Sue Clayton & ‘Calais Children: A Case to Answer’
Director Sue Clayton is perhaps best known for her award-winning Hamedullah: The Road Home, about the forced removal of young people from the United Kingdom (UK) to Kabul and for her archive of interviews with young asylum seekers in the UK and her work with a team researching best outcomes for young asylum seekers.
Today, she’s in the vast refugee camp called ‘the Jungle’ in Calais, northern France, which acts as a border to the UK. According to Sue, it is ‘not an official camp. It’s run by about 100 young volunteers, mainly untrained, and no infrastructure at all’. In a few hours, the French will begin to demolish the camp and scatter its occupants all over France, in buses.
Sue is focusing on the over 1000 unaccompanied children and young people in the camp, the ‘unaccompanied minors’, who live in cold tents with no food or power. She is finding as many as possible, making Calais Children: A Case to Answer, a film about them (‘with due respect to their privacy — may not film them directly but there are ways of doing it where I don’t need to’) and and signing them up to apply for entry into the UK. It’s not easy. She writes–
On Oct 8th 2am the legal centre in the camp (a portacabin) burnt to the ground, severely hampering our work. I’m meeting kids of 11 and 12 with no family in Europe, and no prospects after next week. Nobody here believes the French will magically provide buses and accommodation for 10,000 people. It’s a human rights disaster.
Although the UK has has known for a long time that France plans to close the camp and has had months to process the unaccompanied minors, it’s chosen to delay assessment of their cases until the last week or so.This, Sue says, is ‘the greatest human rights abuse from the UK government I’ve seen in my lifetime’. Only about 1/3 of the unaccompanied minors have mobiles, so when the French disperse them, they have little chance of staying in touch with people who can help. Sue says, ‘ Many will be too scared to get on buses, if buses even show up. They’ll run away. We have to get them mobiles’.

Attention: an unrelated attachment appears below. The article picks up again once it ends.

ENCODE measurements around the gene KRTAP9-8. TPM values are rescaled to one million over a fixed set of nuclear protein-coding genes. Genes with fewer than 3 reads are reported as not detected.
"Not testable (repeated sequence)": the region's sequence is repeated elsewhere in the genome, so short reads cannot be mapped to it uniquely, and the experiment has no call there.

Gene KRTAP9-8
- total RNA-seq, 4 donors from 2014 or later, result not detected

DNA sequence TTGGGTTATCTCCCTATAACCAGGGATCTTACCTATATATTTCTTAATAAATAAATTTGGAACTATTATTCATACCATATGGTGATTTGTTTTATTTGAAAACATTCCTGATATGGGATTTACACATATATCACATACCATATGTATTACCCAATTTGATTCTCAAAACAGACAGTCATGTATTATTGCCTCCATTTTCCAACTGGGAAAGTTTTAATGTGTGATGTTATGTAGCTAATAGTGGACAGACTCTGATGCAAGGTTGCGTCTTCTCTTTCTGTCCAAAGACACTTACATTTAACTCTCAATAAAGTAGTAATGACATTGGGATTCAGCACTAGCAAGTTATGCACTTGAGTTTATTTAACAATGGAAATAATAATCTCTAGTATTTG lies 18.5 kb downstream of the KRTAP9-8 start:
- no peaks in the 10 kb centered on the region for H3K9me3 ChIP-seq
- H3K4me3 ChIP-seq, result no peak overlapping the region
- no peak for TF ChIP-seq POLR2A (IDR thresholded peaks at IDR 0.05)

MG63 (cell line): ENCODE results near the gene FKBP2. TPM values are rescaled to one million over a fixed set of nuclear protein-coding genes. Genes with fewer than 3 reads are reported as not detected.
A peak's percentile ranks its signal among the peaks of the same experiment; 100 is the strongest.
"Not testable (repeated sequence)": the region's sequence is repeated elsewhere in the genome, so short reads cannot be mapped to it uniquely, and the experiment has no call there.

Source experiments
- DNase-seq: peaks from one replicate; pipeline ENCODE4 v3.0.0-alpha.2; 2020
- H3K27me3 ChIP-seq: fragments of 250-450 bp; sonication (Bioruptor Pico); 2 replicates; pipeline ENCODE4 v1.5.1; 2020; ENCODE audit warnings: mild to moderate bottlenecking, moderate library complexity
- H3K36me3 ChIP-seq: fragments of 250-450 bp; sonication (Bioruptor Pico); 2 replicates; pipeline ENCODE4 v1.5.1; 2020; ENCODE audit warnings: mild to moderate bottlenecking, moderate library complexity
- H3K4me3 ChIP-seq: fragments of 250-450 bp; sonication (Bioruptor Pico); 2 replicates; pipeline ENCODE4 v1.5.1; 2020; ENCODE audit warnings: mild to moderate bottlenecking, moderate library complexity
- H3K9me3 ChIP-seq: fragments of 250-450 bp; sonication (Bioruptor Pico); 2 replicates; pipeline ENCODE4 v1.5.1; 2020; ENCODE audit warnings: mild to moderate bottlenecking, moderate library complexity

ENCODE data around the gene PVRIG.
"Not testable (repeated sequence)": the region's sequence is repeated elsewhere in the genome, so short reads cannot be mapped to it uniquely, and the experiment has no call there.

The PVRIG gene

Some of the children and young people qualify to enter the UK because they have family there. Others are eligible under the Dubs amendment, which grants sanctuary to vulnerable unaccompanied children, initiated by Lord Dubs, who himself arrived in the United Kingdom as a child refugee, on the pre-World War II kindertransport.
Sue is not alone of course. With her are her film crew and, this weekend, ten lawyers and eleven people from Social Workers Without Borders, all working hard to find and sign up more unaccompanied minors and to distribute cell phones. They work with Safe Passage, powered by Citizens UK, which listed 387 children six weeks ago. There are also organisations like the Women’s and Children’s Centre run by Liz Clegg and her daughter Inca Sorrell (and here on Facebook). And Help4Refugee Children which writes–
There is nothing officially in place to support children during and after the destruction of the camp. During the last demolitions, more than 300 children went missing and many remain unaccounted for to date.